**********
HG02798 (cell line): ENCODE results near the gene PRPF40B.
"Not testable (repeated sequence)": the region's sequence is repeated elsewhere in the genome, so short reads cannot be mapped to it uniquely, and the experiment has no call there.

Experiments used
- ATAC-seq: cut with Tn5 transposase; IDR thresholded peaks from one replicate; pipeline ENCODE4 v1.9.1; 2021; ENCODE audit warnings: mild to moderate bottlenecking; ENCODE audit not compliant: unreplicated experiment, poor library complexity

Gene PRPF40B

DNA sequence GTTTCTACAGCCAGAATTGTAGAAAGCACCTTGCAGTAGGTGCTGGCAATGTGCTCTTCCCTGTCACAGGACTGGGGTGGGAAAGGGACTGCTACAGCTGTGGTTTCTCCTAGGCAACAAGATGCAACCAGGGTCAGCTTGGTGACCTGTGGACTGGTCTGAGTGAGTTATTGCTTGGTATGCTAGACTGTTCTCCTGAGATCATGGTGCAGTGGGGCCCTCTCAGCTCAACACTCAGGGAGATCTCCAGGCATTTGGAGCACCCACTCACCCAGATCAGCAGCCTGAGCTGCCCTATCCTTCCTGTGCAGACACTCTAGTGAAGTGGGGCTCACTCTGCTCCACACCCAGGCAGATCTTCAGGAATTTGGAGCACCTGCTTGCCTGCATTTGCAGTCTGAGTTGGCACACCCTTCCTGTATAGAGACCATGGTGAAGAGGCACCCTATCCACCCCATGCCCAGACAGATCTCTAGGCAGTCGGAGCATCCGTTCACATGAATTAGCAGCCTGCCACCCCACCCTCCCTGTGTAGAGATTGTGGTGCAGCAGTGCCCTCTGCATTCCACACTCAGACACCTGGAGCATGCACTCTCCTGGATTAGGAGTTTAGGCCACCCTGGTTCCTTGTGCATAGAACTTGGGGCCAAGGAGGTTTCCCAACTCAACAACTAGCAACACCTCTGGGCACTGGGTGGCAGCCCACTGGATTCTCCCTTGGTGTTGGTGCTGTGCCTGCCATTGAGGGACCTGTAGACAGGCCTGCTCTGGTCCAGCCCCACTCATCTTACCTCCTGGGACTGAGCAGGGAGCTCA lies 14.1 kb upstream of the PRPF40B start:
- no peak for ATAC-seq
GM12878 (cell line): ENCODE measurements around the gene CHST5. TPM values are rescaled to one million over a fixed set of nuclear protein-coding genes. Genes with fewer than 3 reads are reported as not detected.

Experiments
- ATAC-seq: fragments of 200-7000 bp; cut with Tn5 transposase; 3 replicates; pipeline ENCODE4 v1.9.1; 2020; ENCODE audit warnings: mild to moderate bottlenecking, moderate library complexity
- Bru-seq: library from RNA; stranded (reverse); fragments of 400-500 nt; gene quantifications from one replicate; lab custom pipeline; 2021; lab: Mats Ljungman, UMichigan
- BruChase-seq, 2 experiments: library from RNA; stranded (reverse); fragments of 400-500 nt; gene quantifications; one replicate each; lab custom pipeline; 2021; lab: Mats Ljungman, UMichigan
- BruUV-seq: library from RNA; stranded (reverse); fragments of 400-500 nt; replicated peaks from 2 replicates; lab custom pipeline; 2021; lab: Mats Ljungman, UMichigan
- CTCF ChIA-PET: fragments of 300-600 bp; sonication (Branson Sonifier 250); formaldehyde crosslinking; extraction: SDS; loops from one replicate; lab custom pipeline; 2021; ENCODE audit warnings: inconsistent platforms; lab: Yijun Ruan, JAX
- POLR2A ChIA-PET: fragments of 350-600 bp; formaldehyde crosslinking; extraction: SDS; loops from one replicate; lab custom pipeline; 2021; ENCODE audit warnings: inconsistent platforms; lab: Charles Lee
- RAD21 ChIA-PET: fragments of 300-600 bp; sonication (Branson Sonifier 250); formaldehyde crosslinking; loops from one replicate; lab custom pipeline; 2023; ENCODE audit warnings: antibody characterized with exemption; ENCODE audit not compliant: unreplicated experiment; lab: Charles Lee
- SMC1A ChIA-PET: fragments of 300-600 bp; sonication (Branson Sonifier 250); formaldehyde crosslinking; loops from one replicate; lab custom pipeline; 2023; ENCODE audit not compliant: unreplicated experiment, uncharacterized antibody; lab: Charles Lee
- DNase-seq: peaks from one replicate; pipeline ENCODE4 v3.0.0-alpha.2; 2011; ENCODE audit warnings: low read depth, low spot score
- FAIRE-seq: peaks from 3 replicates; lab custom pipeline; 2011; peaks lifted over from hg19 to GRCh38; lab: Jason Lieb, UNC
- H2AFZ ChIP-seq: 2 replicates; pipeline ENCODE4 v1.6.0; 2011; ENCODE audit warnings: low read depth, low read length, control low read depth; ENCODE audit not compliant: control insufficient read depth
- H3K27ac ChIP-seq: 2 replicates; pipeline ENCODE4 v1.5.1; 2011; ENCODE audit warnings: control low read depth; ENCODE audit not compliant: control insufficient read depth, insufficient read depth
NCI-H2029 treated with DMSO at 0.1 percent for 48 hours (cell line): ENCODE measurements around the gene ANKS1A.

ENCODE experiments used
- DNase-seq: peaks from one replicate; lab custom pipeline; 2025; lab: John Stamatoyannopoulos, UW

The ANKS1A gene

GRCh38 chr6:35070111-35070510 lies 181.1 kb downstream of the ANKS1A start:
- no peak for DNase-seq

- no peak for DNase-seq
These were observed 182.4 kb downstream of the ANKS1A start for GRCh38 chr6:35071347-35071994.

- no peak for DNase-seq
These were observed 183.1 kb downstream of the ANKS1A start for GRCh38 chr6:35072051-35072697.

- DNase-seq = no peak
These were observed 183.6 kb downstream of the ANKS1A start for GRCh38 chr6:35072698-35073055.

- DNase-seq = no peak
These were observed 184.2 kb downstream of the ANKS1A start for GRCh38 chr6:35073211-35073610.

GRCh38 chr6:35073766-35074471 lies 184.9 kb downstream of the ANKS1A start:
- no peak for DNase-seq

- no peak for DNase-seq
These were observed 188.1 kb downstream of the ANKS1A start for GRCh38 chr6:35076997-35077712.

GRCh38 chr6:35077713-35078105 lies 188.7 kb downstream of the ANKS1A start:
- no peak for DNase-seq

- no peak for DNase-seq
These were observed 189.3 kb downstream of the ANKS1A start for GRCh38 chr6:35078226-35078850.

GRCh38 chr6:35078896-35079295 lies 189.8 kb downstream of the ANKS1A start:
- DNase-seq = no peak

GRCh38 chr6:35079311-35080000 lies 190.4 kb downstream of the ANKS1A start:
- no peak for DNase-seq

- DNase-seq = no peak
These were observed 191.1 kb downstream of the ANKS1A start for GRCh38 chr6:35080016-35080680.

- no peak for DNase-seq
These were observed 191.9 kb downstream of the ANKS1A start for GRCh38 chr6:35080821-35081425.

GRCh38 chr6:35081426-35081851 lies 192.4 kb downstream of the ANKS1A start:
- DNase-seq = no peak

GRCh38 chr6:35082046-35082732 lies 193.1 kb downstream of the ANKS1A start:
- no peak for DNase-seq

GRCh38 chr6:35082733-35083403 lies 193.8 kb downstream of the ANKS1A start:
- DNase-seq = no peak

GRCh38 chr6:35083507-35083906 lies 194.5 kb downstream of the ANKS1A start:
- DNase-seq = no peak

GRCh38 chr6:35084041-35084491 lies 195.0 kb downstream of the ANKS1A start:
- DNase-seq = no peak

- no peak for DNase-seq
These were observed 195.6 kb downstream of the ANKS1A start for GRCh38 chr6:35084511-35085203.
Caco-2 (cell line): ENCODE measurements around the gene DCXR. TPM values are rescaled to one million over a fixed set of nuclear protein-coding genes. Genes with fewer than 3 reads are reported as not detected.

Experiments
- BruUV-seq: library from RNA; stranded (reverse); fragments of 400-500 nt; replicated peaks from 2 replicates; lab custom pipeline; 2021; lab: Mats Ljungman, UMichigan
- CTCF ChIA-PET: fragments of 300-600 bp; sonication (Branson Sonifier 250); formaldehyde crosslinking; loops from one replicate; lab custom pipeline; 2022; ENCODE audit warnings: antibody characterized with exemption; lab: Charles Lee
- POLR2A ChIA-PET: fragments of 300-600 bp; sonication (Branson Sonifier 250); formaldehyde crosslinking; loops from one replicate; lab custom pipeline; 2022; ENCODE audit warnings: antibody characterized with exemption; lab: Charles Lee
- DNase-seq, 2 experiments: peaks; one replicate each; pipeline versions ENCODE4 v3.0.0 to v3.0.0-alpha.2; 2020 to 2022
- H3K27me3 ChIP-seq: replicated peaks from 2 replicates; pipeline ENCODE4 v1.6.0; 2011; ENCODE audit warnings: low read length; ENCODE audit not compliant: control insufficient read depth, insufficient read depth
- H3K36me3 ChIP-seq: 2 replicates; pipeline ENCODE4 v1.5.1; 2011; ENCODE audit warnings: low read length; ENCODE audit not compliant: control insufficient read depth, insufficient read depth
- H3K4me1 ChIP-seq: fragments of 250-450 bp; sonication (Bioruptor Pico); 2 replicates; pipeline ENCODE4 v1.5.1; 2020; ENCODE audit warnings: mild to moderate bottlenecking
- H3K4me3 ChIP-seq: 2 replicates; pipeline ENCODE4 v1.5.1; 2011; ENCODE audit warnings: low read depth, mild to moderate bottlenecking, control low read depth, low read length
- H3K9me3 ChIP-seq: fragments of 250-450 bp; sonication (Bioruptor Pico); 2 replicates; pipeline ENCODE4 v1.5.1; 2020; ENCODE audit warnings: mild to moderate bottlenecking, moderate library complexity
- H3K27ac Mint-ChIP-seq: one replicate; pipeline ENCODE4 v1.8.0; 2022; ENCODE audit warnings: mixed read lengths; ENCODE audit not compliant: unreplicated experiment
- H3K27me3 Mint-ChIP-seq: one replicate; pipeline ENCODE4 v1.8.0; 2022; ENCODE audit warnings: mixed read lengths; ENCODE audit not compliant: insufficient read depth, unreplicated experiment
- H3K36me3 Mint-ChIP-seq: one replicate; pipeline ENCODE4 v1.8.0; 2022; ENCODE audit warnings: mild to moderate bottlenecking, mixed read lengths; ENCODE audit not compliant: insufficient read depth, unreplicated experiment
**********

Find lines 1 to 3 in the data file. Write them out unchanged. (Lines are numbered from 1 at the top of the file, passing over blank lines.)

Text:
HG02798 (cell line): ENCODE results near the gene PRPF40B.
"Not testable (repeated sequence)": the region's sequence is repeated elsewhere in the genome, so short reads cannot be mapped to it uniquely, and the experiment has no call there.

Experiments used